Three wise ways to see Christmas by Mark Turman, DMin for Denison Forum
Have you been to London? Do you know Downton Abbey?
I’ve had the privilege of touring London. My wife and I liked Downton Abbey so much we’ve watched it several times. (We’re currently enmeshed in the British series Call the Midwife.)
Maybe it’s the accents we like.
London in the 1800s would have had some compelling attractions. Charles Spurgeon’s preaching dominated the city. Thousands came to hear “the Prince of Preachers” at the Metropolitan Tabernacle. Evangelical preachers are still learning from him today.
This was also the time of the famed author Charles Dickens. Known for many great works, during the Christmas season we are drawn into the power of Christmas by Dickens’ 1843 story, A Christmas Carol. Since its publication, this iconic work has never been out of print. Almost daily every December there is some reference to it.
Just last night I saw a car commercial featuring Ebenezer Scrooge offering me a new ride.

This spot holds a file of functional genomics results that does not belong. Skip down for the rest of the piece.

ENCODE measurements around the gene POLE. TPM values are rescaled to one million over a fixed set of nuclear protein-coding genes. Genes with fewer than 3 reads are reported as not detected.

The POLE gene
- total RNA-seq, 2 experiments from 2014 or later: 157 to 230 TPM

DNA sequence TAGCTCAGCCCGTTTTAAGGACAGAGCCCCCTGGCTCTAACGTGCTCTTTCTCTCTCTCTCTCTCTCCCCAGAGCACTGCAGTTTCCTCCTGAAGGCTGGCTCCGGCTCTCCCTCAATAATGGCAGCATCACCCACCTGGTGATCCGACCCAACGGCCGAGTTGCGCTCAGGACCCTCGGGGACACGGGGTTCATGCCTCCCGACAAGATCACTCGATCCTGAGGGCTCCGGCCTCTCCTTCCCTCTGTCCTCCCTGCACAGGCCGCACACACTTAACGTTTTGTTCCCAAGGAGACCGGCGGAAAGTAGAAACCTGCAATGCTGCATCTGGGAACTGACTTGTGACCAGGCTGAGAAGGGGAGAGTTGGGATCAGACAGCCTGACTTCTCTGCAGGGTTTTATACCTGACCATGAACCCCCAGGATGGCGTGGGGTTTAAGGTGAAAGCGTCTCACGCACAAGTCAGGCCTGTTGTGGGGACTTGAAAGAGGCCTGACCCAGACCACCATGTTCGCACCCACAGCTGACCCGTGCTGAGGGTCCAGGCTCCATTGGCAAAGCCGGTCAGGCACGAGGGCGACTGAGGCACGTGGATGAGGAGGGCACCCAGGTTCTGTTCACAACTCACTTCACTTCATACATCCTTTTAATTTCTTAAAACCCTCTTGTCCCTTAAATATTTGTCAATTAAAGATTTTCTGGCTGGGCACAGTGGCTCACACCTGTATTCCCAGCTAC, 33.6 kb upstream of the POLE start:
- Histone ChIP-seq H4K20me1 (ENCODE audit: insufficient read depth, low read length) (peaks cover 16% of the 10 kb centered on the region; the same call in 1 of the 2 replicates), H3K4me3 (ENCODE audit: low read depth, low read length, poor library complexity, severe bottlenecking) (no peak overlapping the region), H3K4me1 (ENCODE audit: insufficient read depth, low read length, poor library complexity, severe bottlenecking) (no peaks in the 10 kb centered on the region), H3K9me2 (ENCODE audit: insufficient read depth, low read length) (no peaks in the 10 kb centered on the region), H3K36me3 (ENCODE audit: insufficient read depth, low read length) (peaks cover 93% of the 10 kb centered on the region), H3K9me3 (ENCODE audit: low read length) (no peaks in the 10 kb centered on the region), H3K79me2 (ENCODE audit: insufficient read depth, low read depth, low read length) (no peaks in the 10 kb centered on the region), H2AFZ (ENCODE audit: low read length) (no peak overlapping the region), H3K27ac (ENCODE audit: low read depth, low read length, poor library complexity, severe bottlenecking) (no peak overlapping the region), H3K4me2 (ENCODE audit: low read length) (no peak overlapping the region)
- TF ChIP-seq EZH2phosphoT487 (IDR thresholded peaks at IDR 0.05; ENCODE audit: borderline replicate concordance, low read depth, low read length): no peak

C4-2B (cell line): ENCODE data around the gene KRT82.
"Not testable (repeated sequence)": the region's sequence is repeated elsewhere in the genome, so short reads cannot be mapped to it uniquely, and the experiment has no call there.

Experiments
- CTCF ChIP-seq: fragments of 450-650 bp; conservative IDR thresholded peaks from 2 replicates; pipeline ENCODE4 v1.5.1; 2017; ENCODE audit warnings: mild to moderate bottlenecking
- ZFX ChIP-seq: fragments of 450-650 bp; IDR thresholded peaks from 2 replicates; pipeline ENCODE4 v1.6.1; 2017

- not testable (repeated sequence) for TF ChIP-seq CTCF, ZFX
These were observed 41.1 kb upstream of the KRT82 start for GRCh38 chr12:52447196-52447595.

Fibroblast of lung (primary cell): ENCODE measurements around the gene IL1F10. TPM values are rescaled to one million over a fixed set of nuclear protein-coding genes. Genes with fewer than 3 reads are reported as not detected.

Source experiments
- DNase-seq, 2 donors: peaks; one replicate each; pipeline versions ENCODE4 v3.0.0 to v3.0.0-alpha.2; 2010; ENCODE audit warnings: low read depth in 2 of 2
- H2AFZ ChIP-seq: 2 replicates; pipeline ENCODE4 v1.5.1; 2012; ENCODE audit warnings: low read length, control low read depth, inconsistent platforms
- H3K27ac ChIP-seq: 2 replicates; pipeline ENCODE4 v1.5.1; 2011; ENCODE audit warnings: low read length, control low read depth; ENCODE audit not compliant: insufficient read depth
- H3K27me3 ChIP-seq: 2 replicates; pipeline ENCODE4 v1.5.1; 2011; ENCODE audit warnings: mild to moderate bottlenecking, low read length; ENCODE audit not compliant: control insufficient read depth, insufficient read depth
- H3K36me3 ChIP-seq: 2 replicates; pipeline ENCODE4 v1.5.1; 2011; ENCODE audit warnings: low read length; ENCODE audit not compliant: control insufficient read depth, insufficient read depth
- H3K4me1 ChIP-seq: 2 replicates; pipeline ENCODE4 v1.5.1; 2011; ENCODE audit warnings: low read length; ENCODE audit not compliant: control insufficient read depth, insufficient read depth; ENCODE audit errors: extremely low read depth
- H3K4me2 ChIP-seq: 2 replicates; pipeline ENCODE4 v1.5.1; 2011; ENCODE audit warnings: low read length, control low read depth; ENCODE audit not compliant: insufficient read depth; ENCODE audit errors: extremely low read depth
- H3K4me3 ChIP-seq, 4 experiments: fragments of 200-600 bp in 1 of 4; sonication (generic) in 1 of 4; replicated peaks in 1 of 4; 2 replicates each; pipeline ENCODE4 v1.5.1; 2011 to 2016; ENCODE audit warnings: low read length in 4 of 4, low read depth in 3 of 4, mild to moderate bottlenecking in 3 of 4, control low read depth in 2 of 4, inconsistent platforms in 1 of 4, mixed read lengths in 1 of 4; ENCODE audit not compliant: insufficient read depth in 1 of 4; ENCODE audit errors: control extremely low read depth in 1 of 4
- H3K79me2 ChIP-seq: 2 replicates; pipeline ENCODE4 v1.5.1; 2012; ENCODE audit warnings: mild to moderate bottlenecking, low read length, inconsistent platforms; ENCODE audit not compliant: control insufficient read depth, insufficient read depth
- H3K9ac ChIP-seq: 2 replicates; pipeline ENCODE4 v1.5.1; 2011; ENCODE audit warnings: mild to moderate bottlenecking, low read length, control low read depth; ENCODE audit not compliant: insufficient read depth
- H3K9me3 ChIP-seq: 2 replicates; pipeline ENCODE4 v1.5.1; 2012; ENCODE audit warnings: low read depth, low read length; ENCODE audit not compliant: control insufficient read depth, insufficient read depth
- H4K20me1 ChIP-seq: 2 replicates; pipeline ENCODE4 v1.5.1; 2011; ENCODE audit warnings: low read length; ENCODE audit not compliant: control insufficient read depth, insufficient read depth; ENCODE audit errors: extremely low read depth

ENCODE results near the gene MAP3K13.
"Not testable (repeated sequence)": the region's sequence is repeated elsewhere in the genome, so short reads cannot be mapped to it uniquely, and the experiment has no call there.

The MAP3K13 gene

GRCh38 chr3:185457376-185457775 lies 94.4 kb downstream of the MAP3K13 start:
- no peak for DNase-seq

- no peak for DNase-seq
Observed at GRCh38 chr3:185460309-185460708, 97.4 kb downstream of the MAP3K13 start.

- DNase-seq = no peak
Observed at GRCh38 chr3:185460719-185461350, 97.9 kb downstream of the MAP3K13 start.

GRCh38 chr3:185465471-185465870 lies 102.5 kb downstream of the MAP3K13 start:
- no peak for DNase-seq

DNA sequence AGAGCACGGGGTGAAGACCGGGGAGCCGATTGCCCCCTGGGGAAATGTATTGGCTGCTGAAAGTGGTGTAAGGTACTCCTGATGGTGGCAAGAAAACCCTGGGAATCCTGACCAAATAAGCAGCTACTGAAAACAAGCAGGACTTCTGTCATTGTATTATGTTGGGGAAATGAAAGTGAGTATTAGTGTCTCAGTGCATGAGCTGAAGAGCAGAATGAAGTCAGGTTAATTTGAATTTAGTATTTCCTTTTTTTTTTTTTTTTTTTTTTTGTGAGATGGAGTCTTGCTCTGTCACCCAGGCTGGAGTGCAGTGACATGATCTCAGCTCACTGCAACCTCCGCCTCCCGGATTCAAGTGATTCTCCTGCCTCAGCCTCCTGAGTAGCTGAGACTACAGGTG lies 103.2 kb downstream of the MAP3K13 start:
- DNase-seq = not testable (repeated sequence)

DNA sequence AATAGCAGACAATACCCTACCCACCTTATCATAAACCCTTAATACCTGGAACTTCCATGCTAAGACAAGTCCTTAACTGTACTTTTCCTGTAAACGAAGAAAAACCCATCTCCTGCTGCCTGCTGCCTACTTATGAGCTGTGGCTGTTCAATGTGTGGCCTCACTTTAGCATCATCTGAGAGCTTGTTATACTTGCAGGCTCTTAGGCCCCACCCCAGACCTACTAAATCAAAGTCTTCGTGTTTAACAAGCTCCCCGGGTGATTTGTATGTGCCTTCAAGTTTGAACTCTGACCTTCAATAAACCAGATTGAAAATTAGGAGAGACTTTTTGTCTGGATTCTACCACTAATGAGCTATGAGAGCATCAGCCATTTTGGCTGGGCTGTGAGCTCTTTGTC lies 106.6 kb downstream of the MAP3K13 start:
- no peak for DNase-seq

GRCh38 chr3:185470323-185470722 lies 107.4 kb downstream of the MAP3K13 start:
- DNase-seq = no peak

You remember this tale of transformation. If not, spoiler alert: the ghosts of Christmas past, present, and future so disturb Ebeneezer that he becomes a changed man.
That idea of Christmas past, present, and future finds a parallel in holy Scripture.
The gospel at Christmas
Titus 2:11–14 is one of Paul’s great summaries of the gospel:
“For the grace of God has appeared that offers salvation to all people. It teaches us to say ‘No’ to ungodliness and worldly passions, and to live self-controlled, upright and godly lives in this present age, while we waitfor the blessed hope—the appearing of the glory of our great God and Savior, Jesus Christ, who gave himself for us to redeem us from all wickedness and to purify for himself a people that are his very own, eager to do what is good” (NIV, emphasis added).
In these four verses, Paul helps us consider Christmas in three wise ways.
1. We need to understand Christmas past.
Verse 11 says that “the grace of God has appeared that offers salvation to all people.” The story of Jesus bringing salvation happened in time, place, and space. The coming of Jesus in the flesh in a cradle and then to the cross is the hinge of all history.